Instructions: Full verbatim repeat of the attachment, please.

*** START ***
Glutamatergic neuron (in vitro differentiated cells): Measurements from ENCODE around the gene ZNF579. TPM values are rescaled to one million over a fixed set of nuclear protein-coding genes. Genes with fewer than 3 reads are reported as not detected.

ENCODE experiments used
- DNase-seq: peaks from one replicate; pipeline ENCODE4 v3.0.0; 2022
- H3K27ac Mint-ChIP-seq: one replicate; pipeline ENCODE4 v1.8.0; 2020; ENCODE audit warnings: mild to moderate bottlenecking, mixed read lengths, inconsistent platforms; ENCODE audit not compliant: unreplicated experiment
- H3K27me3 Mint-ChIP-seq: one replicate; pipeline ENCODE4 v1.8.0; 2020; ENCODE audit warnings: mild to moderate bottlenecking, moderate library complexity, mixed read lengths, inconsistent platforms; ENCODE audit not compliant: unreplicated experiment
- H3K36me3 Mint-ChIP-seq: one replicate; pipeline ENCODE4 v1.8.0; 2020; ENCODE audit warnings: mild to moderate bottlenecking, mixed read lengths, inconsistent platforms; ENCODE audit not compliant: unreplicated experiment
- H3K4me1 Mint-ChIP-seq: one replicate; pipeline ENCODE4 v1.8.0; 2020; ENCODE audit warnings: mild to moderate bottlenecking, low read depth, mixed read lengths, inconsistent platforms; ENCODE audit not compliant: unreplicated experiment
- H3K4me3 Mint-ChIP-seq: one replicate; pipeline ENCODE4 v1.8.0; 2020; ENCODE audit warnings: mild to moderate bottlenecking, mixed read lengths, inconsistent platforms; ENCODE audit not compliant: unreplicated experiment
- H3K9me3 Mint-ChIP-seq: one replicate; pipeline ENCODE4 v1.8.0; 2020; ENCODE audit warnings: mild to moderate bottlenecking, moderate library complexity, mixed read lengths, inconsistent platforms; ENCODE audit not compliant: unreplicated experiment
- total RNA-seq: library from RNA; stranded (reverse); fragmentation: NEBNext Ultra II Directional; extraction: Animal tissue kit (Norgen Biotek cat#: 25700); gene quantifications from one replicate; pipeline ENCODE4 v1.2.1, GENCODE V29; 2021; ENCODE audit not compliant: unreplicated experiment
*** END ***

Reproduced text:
Glutamatergic neuron (in vitro differentiated cells): Measurements from ENCODE around the gene ZNF579. TPM values are rescaled to one million over a fixed set of nuclear protein-coding genes. Genes with fewer than 3 reads are reported as not detected.

ENCODE experiments used
- DNase-seq: peaks from one replicate; pipeline ENCODE4 v3.0.0; 2022
- H3K27ac Mint-ChIP-seq: one replicate; pipeline ENCODE4 v1.8.0; 2020; ENCODE audit warnings: mild to moderate bottlenecking, mixed read lengths, inconsistent platforms; ENCODE audit not compliant: unreplicated experiment
- H3K27me3 Mint-ChIP-seq: one replicate; pipeline ENCODE4 v1.8.0; 2020; ENCODE audit warnings: mild to moderate bottlenecking, moderate library complexity, mixed read lengths, inconsistent platforms; ENCODE audit not compliant: unreplicated experiment
- H3K36me3 Mint-ChIP-seq: one replicate; pipeline ENCODE4 v1.8.0; 2020; ENCODE audit warnings: mild to moderate bottlenecking, mixed read lengths, inconsistent platforms; ENCODE audit not compliant: unreplicated experiment
- H3K4me1 Mint-ChIP-seq: one replicate; pipeline ENCODE4 v1.8.0; 2020; ENCODE audit warnings: mild to moderate bottlenecking, low read depth, mixed read lengths, inconsistent platforms; ENCODE audit not compliant: unreplicated experiment
- H3K4me3 Mint-ChIP-seq: one replicate; pipeline ENCODE4 v1.8.0; 2020; ENCODE audit warnings: mild to moderate bottlenecking, mixed read lengths, inconsistent platforms; ENCODE audit not compliant: unreplicated experiment
- H3K9me3 Mint-ChIP-seq: one replicate; pipeline ENCODE4 v1.8.0; 2020; ENCODE audit warnings: mild to moderate bottlenecking, moderate library complexity, mixed read lengths, inconsistent platforms; ENCODE audit not compliant: unreplicated experiment
- total RNA-seq: library from RNA; stranded (reverse); fragmentation: NEBNext Ultra II Directional; extraction: Animal tissue kit (Norgen Biotek cat#: 25700); gene quantifications from one replicate; pipeline ENCODE4 v1.2.1, GENCODE V29; 2021; ENCODE audit not compliant: unreplicated experiment